Since the Canterbury Earthquake Royal Commission, the Government has been considering changes to the way engineers are regulated.

In 2017, Engineering New Zealand introduced a new Membership Pathway in anticipation of Government regulatory change, including the repeal of CPEng. This included the class of Chartered Member, which was never intended to co-exist with CPEng in the medium-long term.

In 2019, the Ministry of Business, Innovation and Employment released a proposal outlining a new regulatory system for engineers. This proposed replacing CPEng with a certification of general engineering competence and licensing for safety-critical engineering work.

We consulted with members and provided extensive feedback on that 2019 proposal. We supported Government’s desire to better align regulation of engineers with the risks that substandard engineering work poses to public safety.

This work did not progress ahead of the 2020 election.

Chartered Professional Engineer is a voluntary quality mark for professional engineers. It’s about general competence rather than proven ability to perform specific tasks. But in the absence of mandatory professional regulation, CPEng is being forced to play a role it wasn’t designed for.

CPEng doesn’t stop engineers operating outside their areas of competence. It doesn’t provide enough assurance that an engineer can do specific, safety-critical tasks. It needs reform, and we’ve heard that loud and clear from our technical groups and members.

So this year, we started to look at changes we could make  to strengthen the system. We’ve been hearing about frustration with CPEng for a very long time – and we can’t wait any longer to take action.

Let’s keep what’s working – and change what isn’t

Last year, during our consultation on the Government’s then-proposals, we heard a lot of support from members for retaining CPEng as a general quality mark. The system has a lot of respect and goodwill behind it.

CPEng isn’t the right tool to manage specific risks but at the moment it’s regulators’ only option, which has led to parallel systems (for example, council “lists of approved engineers”). At the same time, while CPEng was intended as an overall quality mark for all professional engineers, many of its procedural aspects make it unattractive to engineers who don’t “need” it, diluting its impact. And some of CPEng’s requirements, like ongoing reassessment, are more aligned with what you would expect from a licensing regime. This adds to confusion about its role.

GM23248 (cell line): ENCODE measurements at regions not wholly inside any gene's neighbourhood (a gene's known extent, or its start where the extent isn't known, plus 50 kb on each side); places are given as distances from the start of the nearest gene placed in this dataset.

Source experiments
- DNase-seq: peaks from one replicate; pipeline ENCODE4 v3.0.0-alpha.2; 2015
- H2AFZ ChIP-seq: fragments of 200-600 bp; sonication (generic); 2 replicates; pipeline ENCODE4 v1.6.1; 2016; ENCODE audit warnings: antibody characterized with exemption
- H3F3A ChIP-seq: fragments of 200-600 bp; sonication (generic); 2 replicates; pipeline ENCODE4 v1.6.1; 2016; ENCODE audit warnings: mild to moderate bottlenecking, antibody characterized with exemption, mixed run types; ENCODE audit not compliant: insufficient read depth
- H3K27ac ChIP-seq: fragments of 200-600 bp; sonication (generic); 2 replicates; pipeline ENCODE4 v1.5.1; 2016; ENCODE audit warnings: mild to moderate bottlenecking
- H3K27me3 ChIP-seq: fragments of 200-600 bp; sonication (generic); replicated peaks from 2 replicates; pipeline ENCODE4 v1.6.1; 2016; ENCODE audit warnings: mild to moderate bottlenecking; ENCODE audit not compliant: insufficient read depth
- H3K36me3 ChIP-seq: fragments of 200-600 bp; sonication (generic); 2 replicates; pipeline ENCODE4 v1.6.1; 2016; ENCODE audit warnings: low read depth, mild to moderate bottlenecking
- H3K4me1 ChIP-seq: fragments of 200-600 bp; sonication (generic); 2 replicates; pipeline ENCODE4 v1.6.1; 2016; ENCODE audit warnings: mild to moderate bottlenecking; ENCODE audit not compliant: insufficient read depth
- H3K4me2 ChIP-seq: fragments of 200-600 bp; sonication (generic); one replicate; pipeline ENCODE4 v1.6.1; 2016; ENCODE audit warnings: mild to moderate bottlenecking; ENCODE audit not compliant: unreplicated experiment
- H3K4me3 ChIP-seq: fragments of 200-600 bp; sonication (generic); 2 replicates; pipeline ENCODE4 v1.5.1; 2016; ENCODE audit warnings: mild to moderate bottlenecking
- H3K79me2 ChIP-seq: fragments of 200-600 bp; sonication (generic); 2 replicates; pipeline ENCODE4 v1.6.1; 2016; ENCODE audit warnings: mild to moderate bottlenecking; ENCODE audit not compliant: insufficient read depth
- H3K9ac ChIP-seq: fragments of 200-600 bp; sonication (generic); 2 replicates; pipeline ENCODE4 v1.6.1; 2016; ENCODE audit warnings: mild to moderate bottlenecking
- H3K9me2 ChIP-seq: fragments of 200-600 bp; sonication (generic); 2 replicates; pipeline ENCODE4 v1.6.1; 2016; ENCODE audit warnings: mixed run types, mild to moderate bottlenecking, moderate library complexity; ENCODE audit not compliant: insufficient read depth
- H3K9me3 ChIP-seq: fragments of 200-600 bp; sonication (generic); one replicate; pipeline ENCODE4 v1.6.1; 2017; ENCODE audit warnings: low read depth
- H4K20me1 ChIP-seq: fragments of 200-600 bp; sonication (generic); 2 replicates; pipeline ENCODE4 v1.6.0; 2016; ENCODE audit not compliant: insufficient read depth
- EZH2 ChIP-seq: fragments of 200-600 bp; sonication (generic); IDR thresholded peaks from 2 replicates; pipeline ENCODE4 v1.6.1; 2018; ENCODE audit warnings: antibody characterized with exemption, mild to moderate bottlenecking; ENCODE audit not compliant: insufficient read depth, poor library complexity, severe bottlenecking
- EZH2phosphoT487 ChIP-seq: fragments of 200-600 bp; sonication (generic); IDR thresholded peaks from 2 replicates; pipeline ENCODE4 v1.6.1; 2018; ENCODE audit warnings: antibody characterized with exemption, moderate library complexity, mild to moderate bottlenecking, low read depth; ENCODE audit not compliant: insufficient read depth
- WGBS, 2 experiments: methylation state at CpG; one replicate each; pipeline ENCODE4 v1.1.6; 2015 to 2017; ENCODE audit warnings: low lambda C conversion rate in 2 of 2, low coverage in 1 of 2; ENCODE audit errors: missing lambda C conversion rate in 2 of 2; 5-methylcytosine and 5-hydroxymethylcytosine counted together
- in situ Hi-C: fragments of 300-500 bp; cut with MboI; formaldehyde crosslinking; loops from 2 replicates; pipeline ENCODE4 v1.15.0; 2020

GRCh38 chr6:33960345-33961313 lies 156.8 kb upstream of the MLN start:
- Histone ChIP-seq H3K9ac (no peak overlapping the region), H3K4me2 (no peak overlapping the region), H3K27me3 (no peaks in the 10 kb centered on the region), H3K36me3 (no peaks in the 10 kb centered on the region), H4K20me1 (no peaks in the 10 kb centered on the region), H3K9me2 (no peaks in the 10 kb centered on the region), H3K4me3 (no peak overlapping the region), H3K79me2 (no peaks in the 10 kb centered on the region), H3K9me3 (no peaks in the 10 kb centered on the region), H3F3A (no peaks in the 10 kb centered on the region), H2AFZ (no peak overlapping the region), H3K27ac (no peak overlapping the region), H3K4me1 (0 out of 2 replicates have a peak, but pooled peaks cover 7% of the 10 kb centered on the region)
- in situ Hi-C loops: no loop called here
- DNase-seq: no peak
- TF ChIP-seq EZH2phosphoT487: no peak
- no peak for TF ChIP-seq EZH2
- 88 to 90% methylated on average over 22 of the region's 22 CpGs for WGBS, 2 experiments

We know engineers and the public are frustrated and tired of what seems like endless consultation without any real change to how engineers are regulated. But we are confident we could make changes to CPEng that would substantially raise the bar and improve the system.

What could change?

Our review identifies 18 proposals for change. They include:

  • Focusing on CPEng as the professional engineer’s quality mark and making it relevant for all disciplines.
  • Introducing specific CPEng assessments for some disciplines (incorporating assessment against Bodies of Knowledge and Skills (BOKS) and developed in collaboration with technical groups), leading to registration classes that provide assurance engineers can perform specific work.
  • Streamlining the assessment process using clear gates to proceed to the next step.
  • Moving from standardised periodic reassessment for all to a more targeted, risk-based reassessment based on robust audit processes.
  • Making the complaints and disciplinary process more robust and streamlined.
  • Make CPEng sufficiently inclusive so that professional engineers from all disciplines can aspire to this quality mark
  • More explicitly tying CPEng to Engineering New Zealand membership.

We are confident we could make significant positive change to the CPEng system, but we can only do that with the profession’s support.

Read the full proposal   |  564.9 KB